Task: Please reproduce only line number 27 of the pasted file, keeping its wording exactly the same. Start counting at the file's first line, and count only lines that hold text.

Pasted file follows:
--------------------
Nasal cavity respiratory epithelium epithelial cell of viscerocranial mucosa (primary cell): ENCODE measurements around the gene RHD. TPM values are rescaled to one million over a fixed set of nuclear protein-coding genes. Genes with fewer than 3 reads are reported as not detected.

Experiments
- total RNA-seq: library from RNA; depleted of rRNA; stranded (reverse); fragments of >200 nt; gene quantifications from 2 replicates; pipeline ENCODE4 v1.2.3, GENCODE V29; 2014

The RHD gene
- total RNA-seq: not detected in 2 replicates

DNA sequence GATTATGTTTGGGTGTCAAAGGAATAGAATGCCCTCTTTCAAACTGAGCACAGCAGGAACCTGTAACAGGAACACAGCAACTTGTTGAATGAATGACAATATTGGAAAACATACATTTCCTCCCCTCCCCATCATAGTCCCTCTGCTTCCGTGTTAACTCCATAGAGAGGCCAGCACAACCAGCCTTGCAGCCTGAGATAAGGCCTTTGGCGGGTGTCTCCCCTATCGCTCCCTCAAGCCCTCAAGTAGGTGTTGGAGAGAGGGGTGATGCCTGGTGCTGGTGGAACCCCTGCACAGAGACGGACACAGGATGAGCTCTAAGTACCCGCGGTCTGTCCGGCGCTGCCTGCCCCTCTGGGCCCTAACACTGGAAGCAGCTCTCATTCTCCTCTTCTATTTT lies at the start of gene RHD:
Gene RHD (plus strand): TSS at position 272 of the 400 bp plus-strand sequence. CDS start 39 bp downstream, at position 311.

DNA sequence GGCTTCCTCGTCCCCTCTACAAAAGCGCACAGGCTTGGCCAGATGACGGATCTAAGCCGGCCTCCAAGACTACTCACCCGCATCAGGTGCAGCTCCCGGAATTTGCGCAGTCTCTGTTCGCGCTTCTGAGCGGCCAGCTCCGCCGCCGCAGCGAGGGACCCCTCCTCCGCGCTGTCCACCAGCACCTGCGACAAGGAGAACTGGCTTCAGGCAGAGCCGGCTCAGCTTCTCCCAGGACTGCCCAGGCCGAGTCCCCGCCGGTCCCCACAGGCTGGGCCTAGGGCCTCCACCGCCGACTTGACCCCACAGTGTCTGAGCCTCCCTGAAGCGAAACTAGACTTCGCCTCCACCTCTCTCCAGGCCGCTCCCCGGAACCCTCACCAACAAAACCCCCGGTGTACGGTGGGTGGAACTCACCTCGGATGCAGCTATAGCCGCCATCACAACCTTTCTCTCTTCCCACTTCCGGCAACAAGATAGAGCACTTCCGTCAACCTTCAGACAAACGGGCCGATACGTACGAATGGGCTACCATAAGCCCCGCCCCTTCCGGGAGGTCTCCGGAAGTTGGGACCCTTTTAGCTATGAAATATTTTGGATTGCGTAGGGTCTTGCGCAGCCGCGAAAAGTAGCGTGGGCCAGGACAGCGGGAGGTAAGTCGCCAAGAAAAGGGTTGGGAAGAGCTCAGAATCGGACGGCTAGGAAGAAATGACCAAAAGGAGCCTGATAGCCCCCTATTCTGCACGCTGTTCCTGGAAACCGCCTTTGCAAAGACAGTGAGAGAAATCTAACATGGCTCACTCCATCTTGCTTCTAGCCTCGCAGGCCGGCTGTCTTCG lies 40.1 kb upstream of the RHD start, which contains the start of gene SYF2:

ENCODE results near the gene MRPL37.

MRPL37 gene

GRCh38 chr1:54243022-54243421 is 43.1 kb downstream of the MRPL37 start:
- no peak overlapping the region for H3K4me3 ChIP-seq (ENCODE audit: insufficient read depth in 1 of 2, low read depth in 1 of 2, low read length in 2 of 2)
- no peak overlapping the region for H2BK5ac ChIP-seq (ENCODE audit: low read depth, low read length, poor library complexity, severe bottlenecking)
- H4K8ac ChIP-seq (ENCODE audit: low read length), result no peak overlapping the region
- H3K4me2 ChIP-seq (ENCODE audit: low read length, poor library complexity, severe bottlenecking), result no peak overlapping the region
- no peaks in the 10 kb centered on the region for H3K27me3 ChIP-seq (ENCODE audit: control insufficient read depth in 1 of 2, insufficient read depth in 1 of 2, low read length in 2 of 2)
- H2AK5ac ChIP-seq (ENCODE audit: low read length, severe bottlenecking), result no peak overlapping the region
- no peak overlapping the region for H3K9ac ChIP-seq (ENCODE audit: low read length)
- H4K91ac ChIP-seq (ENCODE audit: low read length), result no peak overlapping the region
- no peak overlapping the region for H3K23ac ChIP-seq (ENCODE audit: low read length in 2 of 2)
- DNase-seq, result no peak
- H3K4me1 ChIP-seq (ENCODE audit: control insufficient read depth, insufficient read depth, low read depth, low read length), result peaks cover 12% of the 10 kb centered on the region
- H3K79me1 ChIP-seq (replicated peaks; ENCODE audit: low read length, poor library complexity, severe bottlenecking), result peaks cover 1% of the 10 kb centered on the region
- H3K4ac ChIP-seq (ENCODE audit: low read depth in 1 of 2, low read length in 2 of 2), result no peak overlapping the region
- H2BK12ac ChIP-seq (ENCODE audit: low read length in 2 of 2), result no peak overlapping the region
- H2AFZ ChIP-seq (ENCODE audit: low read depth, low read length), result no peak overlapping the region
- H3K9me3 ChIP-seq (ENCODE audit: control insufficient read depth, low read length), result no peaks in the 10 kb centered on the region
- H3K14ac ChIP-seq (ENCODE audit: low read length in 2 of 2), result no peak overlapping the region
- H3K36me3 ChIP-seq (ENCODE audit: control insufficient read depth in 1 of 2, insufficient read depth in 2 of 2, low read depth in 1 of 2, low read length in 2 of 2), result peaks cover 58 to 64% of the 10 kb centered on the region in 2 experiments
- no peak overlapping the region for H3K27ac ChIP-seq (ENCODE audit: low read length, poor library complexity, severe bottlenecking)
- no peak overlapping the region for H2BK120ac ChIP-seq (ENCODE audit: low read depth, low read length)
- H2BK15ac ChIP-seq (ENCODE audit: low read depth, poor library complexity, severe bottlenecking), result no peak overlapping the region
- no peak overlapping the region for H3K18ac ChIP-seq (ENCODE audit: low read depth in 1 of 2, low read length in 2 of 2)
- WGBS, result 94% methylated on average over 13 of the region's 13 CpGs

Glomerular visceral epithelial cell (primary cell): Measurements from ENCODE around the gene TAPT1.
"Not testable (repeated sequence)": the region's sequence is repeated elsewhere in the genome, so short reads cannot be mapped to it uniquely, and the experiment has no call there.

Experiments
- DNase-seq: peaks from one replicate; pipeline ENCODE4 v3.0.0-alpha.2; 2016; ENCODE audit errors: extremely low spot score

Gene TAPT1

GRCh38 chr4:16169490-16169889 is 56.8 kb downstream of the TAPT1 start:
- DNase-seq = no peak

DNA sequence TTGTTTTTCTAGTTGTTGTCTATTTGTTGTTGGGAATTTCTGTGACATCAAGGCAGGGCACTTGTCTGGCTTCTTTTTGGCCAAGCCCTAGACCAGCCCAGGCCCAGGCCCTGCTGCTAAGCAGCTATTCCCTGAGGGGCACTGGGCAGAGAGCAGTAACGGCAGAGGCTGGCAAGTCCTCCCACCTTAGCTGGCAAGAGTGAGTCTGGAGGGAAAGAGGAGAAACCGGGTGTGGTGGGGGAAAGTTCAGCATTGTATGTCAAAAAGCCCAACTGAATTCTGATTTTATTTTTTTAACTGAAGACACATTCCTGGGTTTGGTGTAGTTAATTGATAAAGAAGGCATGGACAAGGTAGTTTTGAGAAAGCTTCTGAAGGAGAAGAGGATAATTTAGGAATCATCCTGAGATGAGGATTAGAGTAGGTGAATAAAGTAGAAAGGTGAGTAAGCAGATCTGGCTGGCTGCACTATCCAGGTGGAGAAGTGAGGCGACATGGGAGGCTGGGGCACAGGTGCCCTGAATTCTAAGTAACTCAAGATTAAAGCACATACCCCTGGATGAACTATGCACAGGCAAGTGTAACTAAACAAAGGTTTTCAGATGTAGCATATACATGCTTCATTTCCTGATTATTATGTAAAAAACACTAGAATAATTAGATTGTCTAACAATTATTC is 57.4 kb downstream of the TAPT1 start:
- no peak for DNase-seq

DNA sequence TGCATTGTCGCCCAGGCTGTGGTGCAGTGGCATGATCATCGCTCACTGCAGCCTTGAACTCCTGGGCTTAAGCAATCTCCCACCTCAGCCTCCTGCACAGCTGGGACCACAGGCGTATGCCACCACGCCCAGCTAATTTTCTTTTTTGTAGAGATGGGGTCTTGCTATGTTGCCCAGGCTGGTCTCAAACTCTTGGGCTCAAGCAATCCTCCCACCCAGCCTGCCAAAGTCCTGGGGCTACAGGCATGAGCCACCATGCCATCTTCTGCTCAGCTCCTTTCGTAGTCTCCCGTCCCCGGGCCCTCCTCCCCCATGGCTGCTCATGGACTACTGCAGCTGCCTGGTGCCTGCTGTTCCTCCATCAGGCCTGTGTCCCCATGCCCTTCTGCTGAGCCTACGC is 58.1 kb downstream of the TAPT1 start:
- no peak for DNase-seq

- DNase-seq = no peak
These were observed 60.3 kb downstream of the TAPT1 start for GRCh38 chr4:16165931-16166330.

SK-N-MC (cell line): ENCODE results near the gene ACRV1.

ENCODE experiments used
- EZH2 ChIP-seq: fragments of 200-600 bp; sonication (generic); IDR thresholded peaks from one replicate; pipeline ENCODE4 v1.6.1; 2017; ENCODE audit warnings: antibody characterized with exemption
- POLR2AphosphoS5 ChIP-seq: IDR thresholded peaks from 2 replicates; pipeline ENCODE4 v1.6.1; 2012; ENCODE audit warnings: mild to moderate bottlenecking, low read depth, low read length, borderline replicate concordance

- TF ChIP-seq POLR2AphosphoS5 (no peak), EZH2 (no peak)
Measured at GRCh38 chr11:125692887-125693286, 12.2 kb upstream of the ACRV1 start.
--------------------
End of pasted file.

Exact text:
- H3K9me3 ChIP-seq (ENCODE audit: control insufficient read depth, low read length), result no peaks in the 10 kb centered on the region